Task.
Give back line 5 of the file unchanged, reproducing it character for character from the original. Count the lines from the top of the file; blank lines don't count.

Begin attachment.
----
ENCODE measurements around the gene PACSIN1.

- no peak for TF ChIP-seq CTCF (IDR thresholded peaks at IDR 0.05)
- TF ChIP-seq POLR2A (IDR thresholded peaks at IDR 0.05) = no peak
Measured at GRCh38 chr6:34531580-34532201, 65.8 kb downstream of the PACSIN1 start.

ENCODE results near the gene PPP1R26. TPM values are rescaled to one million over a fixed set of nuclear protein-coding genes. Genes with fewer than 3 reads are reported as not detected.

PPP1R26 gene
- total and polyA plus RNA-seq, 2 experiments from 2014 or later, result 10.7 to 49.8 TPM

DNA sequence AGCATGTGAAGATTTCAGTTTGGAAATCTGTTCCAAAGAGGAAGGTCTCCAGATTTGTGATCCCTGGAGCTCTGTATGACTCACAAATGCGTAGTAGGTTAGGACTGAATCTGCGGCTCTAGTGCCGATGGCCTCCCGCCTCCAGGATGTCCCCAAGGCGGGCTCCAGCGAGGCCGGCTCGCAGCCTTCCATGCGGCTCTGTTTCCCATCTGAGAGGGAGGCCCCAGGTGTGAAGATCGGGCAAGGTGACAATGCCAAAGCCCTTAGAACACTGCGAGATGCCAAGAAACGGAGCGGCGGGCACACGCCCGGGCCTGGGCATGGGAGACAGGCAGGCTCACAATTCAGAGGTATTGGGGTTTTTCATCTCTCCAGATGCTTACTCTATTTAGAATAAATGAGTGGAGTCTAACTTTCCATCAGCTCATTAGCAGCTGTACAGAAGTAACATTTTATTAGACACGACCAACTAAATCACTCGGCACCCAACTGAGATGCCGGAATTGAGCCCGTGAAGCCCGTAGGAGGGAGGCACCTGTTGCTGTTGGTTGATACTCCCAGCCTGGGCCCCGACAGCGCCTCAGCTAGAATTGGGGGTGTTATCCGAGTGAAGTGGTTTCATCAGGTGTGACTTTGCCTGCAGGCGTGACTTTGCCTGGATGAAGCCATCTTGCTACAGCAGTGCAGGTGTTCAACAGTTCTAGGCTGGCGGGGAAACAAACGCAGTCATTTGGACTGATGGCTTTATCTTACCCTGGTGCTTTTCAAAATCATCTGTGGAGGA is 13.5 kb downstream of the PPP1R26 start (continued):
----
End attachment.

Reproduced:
ENCODE results near the gene PPP1R26. TPM values are rescaled to one million over a fixed set of nuclear protein-coding genes. Genes with fewer than 3 reads are reported as not detected.